Subdivision could bring down one of Kensington’s original homes

Subdivision could bring down one of Kensington’s original homes
41 Beverly Rd., as it stands today, could be subdivided. The home on the property has stood since 1915. (Photo by Janelle Clausen)

A large lot at 41 Beverly Road with a century-old house is likely to be split in half to make way for two new houses, according to developers and a subdivision application submitted to the Village of Kensington.

The buyer, 41 Beverly Road LLC, submitted a subdivision application to divide the 24,800-square-foot lot on the corner of Gilchrest Road and Beverly Road in order to build two new homes in place of the current one.

If split, the lot would become two lots of about 12,400 square feet. This is more than 50 percent larger than the minimum 8,000 square feet required to build a home in Kensington’s Residence A District under the village code.

Paul Bloom, an attorney for the applicant, said the lots were large, the floor area ratio of the two homes would be below what is allowed for the lot size and the architecture would be consistent with the character of the neighborhood.

“We meet all of the zoning requirements and the homes that intend to be built upon the property also meet all of the current code requirements,” Bloom said, “so no variances are going to be required with respect to this subdivision.”

The colonial-style home was built in 1915, according to Nassau County land records – six years before Kensington was incorporated as a village. This makes it one of the first homes erected in Kensington, the village’s website suggests, as 44 houses had been built on 155 acres of land by 1916.

Kensington Mayor Susan Lopatkin said that this is a “very difficult” process for the village to be going through, as it will involve tearing down one of its original homes located at a “very prominent place in the village.”

She said the village is determined to ensure that what is put in place is appropriate and that the Architectural Review Board is going to be “very rigorous.”

“We’re going to be extra careful on what we approve because the impact on the surrounding houses and on the community is very, very high,” Lopatkin said.

She said this will be a very long process, including fees, and securing demolition permits and the full approval of construction plans for both homes.

“I want to caution you there is a long road ahead of you before this really gets to the point where you’re getting to put a shovel in the ground,” Lopatkin said.

Deputy Mayor Darren Kaplan asked if there was a builder for the property and if the builder had any experience building residential homes, particularly in Great Neck, because there have been issues of lower quality homes being built.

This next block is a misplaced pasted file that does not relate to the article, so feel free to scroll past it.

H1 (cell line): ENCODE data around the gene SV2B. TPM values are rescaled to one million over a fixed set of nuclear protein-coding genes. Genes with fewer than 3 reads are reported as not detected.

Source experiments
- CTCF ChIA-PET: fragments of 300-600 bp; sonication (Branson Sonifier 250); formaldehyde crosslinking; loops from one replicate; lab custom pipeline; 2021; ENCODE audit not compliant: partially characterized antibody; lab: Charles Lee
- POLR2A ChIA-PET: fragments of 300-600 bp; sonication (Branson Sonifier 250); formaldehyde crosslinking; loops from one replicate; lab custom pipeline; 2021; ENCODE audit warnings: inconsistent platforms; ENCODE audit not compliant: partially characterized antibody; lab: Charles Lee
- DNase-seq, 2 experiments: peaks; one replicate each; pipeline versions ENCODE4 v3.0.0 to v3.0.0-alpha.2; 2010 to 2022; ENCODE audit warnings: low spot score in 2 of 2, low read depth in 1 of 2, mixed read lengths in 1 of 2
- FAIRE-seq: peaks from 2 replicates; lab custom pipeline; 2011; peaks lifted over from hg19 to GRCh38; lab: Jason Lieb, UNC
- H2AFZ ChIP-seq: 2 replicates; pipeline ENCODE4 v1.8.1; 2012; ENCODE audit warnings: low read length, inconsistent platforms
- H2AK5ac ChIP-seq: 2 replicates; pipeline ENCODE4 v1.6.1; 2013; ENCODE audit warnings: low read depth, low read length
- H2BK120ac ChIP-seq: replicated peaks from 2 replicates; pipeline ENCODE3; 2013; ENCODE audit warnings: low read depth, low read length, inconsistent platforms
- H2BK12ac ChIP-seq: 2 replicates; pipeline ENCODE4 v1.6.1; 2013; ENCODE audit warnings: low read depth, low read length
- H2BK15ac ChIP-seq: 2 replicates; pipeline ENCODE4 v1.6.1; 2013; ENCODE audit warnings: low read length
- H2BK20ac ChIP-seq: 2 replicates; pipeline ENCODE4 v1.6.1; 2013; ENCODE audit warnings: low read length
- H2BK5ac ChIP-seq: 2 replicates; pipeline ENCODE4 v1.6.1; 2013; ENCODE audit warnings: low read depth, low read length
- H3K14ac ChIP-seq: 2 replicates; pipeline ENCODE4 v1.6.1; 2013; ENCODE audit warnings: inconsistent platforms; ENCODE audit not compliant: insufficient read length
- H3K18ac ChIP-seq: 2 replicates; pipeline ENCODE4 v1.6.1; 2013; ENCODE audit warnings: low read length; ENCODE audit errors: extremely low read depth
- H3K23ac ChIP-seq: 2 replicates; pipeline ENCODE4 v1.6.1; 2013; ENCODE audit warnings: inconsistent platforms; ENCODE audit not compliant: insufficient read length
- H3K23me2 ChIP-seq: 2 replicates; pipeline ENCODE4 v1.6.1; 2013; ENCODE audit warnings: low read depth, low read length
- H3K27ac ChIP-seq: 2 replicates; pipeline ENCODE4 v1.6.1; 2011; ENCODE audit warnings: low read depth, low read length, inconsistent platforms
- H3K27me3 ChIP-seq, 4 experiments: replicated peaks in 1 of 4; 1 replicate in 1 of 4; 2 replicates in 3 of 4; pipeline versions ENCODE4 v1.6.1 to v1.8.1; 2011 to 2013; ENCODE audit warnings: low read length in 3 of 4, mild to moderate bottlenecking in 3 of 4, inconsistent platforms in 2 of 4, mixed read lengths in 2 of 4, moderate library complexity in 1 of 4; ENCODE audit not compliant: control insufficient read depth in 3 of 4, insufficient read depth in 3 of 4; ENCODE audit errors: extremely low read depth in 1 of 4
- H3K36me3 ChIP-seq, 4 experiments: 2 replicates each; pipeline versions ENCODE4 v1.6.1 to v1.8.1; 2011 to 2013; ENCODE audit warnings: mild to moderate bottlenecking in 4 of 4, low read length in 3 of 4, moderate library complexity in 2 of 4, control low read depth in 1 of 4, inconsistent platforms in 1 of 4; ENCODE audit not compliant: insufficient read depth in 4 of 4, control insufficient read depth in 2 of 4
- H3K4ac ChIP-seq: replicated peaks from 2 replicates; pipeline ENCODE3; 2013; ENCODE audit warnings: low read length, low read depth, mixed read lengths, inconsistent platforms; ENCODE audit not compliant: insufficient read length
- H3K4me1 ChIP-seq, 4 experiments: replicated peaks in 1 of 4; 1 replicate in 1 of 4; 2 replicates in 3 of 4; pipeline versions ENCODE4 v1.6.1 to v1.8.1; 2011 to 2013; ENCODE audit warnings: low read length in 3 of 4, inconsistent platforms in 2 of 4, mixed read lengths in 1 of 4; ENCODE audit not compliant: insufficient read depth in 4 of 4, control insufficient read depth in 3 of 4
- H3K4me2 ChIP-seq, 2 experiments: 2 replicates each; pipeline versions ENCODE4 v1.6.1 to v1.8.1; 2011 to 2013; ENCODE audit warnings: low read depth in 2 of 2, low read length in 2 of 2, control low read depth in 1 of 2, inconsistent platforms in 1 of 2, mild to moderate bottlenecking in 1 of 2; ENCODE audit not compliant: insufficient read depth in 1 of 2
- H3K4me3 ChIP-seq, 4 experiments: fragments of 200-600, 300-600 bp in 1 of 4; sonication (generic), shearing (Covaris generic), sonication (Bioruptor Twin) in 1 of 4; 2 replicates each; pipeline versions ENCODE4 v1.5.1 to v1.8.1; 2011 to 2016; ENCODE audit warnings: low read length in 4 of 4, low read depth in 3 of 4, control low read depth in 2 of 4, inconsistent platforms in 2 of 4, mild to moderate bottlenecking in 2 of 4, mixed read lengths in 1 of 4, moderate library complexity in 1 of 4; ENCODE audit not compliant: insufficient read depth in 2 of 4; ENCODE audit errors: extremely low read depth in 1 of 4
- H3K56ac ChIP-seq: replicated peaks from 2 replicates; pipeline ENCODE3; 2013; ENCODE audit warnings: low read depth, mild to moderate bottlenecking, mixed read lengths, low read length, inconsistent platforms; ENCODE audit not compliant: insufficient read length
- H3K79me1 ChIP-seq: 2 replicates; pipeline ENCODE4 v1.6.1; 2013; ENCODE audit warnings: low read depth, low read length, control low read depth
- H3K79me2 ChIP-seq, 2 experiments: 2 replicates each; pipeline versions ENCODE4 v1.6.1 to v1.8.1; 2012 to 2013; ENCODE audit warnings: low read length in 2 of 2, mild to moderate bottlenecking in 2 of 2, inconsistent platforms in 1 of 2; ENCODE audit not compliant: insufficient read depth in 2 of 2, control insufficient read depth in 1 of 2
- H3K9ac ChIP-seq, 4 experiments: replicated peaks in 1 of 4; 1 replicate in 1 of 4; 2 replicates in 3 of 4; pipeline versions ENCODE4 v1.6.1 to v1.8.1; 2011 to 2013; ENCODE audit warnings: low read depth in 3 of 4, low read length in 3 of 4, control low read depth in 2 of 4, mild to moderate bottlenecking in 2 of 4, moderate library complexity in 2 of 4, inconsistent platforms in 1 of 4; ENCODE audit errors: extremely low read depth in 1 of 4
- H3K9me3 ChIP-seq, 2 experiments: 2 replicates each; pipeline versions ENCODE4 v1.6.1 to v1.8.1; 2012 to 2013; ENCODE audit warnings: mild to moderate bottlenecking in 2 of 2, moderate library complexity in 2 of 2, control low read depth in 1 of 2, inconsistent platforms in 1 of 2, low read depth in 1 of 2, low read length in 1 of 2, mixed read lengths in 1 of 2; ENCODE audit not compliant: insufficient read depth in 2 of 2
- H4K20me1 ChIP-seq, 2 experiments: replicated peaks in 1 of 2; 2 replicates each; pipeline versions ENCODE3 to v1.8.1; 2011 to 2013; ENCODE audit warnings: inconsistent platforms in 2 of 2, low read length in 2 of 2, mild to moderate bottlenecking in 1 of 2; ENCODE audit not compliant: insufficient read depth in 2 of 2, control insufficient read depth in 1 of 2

Robert Arzanipour, a real estate developer who would build the two homes, said he has built high-end homes in places like Brookville, Old Westbury and Manhattan and stands behind the work.

“In any business, people are ahead of you and they make a bad name and unfortunately we’re held to that – but that’s not how I’m made, how he’s made,” Arzanipour said, referring to his business partner. “We really like to build stuff that stands the test of time: beautiful stuff, beautiful product, and something that we’re proud of.”

Jay Tartell, a former member of Kensington’s Architectural Review Board, said the idea of “beautiful” is subjective and called upon trustees to consider an ordinance to save homes in the area.

He decried the considerable loss of green space and an “anchor house” in the neighborhood as well as classical architecture if 41 Beverly Road is torn down.

“As far as I’m concerned this is a key house in the neighborhood,” Tartell said. “To me this is an abomination and almost a rape of the neighborhood that they’re taking down this beautiful house.”

The next session about the Beverly Road subdivision is scheduled for Wednesday at the Architectural Review Board meeting.

In unrelated village business, Kensington trustees approved a law banning smoking on village-owned properties like the parks, pool and gazebo.

The next Board of Trustees meeting is May 15.

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  1. Why not get approval for landmark status to prevent tearing down perfectly good older homes? This home doesn’t appear to be falling apart or condemned. It should be protected as should other homes to protect the integrity, history, and beauty of the neighborhood.


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